Chinese warships and coastguard vessels are in the waters around the Paracel Islands, which are also claimed by Vietnam and Taiwan. For some analysts, Beijing wants to demonstrate its strength by showing they can land and seize islands in the area. Two US aircraft carriers are currently in the Philippine Sea. Australia is boosting its military budget to meet China’s challenge.
Beijing (AsiaNews) – China began military exercises yesterday around the Paracel islands, South China Sea. The wargames are expected to last until Sunday. Satellite imagery shows that Navy ships and coastguard vessels are involved.
China claims almost 90 per cent of the South China Sea. To this end, it has occupied and militarised a number of coral atolls and reefs, sparking protests from Vietnam, the Philippines, Malaysia, Brunei, Taiwan and Indonesia.
In a clear reference to Chinese actions, they expressed concern about “the land reclamations, recent developments, activities and serious incidents" in the disputed waters.
In its reply, Beijing said it was willing to resume negotiations to define a code of conduct in the South China Sea, but did not indicate any specific date.
However, it is using wargames and military drills to show off its strength to others to assert its sovereignty over the area.
For some analysts, the military drills around the Paracel Islands, which are also claimed by Vietnam and Taiwan, include amphibious landing to show China’s capabilities to seize and control islands in the area.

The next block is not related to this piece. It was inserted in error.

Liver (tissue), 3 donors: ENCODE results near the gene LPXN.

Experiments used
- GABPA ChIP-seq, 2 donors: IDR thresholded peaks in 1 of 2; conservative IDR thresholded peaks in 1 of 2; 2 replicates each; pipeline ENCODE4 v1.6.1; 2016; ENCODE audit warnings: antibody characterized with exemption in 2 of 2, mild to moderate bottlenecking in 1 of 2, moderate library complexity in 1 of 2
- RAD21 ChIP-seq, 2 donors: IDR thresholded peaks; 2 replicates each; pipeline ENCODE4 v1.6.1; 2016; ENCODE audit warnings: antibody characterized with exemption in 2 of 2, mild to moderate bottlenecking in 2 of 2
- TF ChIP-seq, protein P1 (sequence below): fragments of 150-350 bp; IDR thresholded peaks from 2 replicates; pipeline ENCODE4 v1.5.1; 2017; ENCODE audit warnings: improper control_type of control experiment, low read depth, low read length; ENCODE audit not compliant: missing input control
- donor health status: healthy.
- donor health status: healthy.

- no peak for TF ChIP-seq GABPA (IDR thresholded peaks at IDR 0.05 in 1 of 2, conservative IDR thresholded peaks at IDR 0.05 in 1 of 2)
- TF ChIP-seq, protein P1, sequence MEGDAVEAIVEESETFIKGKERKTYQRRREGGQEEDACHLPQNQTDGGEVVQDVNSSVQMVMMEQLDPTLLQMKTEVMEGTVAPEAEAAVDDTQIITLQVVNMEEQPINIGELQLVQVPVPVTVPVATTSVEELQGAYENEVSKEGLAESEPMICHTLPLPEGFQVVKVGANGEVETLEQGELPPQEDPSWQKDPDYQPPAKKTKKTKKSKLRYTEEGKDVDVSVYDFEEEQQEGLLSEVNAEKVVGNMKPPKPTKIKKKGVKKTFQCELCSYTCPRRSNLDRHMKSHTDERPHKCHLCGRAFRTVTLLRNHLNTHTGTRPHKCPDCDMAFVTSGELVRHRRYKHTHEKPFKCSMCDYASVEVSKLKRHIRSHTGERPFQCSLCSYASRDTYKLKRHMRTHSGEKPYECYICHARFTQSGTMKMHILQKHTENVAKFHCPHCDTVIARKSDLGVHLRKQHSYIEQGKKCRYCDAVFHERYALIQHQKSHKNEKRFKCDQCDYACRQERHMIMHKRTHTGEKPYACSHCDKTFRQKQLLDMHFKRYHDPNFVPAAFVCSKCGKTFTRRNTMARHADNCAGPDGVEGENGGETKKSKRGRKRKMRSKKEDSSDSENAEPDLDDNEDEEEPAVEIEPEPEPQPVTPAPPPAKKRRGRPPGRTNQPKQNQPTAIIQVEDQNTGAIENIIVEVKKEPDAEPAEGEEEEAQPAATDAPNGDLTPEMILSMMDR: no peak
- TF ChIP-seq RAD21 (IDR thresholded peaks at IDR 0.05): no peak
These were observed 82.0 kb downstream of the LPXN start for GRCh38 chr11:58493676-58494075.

According to some press reports, the Chinese Navy is planning a second exercise in August near the Pratas Islands, which are controlled by Taiwan. To boost the defence of these atolls, currently manned by Taiwanese coastguard units, Taiwan’s Ministry of National Defence sent a detachment of marines.
In a show of support for Taiwan and ASEAN countries involved in territorial disputes with China, the United States has deployed two aircraft carriers with respective combat groups in the Philippine Sea.
The US Navy regularly carries out missions to assert freedom of navigation in the China seas and the Taiwan Strait.
Australia is equally concerned by China’s geopolitical activism in the Indo-Pacific region. In light of the situation, the Australian government announced that it would spend US$ 186 billion on its military in the next decade, a 40 per cent increase over the previous period. This includes the purchase of long-range anti-ship missile systems from the United States.
[i] Association of Southeast Asian Nations.